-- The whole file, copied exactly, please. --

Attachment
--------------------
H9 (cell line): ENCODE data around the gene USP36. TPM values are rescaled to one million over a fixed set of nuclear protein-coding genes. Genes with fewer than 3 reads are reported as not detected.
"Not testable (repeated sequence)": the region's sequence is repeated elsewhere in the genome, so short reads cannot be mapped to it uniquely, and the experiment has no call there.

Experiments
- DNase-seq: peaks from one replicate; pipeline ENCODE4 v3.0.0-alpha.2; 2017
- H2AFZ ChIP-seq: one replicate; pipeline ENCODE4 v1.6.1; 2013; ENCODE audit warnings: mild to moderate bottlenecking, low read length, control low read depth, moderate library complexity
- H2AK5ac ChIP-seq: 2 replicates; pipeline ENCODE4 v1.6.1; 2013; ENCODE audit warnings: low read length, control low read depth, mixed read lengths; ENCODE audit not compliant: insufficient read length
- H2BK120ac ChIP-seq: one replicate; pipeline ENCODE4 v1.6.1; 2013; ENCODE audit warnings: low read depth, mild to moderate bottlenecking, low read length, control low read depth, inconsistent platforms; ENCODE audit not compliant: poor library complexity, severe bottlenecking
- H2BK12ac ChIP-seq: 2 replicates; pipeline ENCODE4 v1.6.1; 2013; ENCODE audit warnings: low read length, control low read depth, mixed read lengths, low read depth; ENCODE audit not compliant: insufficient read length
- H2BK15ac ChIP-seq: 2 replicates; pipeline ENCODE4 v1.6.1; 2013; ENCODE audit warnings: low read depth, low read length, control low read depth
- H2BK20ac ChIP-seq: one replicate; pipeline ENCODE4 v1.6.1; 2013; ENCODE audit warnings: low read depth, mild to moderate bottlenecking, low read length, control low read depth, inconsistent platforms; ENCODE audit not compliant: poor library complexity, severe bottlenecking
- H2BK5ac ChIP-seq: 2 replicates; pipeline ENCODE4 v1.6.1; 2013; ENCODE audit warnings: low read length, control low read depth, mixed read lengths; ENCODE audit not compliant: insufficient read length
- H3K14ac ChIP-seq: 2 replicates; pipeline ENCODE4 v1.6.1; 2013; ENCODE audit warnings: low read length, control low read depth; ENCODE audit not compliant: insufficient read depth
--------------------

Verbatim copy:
H9 (cell line): ENCODE data around the gene USP36. TPM values are rescaled to one million over a fixed set of nuclear protein-coding genes. Genes with fewer than 3 reads are reported as not detected.
"Not testable (repeated sequence)": the region's sequence is repeated elsewhere in the genome, so short reads cannot be mapped to it uniquely, and the experiment has no call there.

Experiments
- DNase-seq: peaks from one replicate; pipeline ENCODE4 v3.0.0-alpha.2; 2017
- H2AFZ ChIP-seq: one replicate; pipeline ENCODE4 v1.6.1; 2013; ENCODE audit warnings: mild to moderate bottlenecking, low read length, control low read depth, moderate library complexity
- H2AK5ac ChIP-seq: 2 replicates; pipeline ENCODE4 v1.6.1; 2013; ENCODE audit warnings: low read length, control low read depth, mixed read lengths; ENCODE audit not compliant: insufficient read length
- H2BK120ac ChIP-seq: one replicate; pipeline ENCODE4 v1.6.1; 2013; ENCODE audit warnings: low read depth, mild to moderate bottlenecking, low read length, control low read depth, inconsistent platforms; ENCODE audit not compliant: poor library complexity, severe bottlenecking
- H2BK12ac ChIP-seq: 2 replicates; pipeline ENCODE4 v1.6.1; 2013; ENCODE audit warnings: low read length, control low read depth, mixed read lengths, low read depth; ENCODE audit not compliant: insufficient read length
- H2BK15ac ChIP-seq: 2 replicates; pipeline ENCODE4 v1.6.1; 2013; ENCODE audit warnings: low read depth, low read length, control low read depth
- H2BK20ac ChIP-seq: one replicate; pipeline ENCODE4 v1.6.1; 2013; ENCODE audit warnings: low read depth, mild to moderate bottlenecking, low read length, control low read depth, inconsistent platforms; ENCODE audit not compliant: poor library complexity, severe bottlenecking
- H2BK5ac ChIP-seq: 2 replicates; pipeline ENCODE4 v1.6.1; 2013; ENCODE audit warnings: low read length, control low read depth, mixed read lengths; ENCODE audit not compliant: insufficient read length
- H3K14ac ChIP-seq: 2 replicates; pipeline ENCODE4 v1.6.1; 2013; ENCODE audit warnings: low read length, control low read depth; ENCODE audit not compliant: insufficient read depth